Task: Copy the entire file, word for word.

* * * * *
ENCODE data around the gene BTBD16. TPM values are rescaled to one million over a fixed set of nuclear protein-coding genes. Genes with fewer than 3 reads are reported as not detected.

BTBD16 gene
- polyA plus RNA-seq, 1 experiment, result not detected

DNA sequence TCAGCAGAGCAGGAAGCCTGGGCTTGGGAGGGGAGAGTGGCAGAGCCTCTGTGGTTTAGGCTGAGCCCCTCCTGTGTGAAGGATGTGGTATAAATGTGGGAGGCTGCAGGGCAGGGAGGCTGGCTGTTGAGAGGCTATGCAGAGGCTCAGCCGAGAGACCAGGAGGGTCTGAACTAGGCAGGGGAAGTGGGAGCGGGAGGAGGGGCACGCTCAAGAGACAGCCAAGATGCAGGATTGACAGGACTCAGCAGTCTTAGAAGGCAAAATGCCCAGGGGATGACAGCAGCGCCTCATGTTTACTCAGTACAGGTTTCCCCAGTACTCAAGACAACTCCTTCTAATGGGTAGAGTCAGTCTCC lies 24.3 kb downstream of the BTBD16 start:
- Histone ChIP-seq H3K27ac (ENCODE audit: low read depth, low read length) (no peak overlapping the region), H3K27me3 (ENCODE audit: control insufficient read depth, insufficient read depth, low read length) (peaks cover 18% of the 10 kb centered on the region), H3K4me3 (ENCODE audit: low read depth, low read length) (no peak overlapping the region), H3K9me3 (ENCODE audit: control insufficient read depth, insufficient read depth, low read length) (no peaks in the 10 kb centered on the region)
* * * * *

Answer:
ENCODE data around the gene BTBD16. TPM values are rescaled to one million over a fixed set of nuclear protein-coding genes. Genes with fewer than 3 reads are reported as not detected.

BTBD16 gene
- polyA plus RNA-seq, 1 experiment, result not detected

DNA sequence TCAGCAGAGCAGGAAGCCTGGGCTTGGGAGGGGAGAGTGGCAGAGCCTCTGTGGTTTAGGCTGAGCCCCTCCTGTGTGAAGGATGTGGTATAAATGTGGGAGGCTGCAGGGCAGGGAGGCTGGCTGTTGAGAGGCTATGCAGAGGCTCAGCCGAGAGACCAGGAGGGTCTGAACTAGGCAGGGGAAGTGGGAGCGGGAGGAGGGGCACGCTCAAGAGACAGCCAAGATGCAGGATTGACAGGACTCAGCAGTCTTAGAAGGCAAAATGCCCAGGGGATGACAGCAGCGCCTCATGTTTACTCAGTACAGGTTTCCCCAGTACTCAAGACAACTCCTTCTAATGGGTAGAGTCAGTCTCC lies 24.3 kb downstream of the BTBD16 start:
- Histone ChIP-seq H3K27ac (ENCODE audit: low read depth, low read length) (no peak overlapping the region), H3K27me3 (ENCODE audit: control insufficient read depth, insufficient read depth, low read length) (peaks cover 18% of the 10 kb centered on the region), H3K4me3 (ENCODE audit: low read depth, low read length) (no peak overlapping the region), H3K9me3 (ENCODE audit: control insufficient read depth, insufficient read depth, low read length) (no peaks in the 10 kb centered on the region)